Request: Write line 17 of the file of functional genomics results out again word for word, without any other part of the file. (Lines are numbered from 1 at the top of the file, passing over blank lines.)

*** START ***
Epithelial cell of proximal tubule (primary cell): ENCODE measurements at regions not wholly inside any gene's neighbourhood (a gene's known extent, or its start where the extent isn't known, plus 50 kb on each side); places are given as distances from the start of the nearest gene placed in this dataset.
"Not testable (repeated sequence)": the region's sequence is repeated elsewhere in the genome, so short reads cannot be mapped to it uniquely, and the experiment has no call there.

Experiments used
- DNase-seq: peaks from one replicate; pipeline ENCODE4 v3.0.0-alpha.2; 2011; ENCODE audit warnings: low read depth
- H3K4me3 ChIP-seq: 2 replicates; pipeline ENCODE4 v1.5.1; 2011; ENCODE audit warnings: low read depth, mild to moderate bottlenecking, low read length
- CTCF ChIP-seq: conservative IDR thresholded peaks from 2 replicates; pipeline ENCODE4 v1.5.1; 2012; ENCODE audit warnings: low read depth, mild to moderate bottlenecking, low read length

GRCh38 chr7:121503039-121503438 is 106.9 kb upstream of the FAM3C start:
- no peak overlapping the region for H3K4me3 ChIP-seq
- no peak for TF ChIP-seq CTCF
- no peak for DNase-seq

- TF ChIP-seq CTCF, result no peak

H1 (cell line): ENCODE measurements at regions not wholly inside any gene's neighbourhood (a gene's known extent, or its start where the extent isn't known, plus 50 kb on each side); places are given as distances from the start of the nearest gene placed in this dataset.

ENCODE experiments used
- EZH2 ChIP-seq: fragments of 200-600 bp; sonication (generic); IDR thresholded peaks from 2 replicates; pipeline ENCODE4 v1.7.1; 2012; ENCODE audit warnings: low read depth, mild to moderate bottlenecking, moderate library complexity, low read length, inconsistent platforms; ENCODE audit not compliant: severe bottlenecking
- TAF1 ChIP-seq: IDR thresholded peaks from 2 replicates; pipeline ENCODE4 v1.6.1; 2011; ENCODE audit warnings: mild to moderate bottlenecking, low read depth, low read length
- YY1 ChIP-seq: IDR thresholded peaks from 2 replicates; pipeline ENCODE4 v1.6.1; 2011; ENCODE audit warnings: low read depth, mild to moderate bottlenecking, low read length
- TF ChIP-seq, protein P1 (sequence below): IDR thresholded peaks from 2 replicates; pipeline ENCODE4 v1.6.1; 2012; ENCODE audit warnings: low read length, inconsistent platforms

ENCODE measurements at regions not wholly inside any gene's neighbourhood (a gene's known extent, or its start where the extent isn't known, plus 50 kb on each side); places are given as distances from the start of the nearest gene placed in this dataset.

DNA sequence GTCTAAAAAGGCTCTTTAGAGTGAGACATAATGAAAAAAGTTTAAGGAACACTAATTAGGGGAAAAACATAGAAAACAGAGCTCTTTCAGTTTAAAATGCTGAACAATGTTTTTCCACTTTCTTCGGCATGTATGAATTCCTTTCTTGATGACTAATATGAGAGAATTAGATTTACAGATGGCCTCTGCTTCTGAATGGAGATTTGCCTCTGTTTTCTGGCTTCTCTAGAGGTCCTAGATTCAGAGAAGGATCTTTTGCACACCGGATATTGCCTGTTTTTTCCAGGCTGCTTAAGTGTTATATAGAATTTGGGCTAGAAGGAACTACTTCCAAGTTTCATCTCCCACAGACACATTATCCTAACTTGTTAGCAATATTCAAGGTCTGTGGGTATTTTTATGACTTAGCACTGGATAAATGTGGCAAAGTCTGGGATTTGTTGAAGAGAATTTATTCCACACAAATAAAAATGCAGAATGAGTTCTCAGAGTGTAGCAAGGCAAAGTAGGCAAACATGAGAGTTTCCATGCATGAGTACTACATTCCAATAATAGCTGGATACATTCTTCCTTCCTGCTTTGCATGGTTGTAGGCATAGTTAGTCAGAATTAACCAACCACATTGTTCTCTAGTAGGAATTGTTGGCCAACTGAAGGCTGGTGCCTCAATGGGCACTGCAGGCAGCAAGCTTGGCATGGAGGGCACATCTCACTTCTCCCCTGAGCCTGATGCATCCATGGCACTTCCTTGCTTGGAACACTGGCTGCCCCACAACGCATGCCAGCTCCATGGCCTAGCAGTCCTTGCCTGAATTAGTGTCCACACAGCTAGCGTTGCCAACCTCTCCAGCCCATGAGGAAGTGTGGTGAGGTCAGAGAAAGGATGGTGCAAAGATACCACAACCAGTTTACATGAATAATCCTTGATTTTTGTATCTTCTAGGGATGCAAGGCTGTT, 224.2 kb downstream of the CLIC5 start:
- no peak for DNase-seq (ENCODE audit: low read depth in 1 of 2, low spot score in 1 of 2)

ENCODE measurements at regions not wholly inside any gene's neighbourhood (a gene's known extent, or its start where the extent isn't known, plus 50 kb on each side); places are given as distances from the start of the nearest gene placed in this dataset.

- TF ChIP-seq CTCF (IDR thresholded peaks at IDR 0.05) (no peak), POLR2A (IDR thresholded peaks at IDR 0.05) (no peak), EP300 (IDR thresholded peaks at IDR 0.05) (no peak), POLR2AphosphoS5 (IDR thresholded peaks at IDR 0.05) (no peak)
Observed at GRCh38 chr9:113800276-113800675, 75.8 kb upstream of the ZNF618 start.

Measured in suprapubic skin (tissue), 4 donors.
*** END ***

- TF ChIP-seq, protein P1 (sequence below): IDR thresholded peaks from 2 replicates; pipeline ENCODE4 v1.6.1; 2012; ENCODE audit warnings: low read length, inconsistent platforms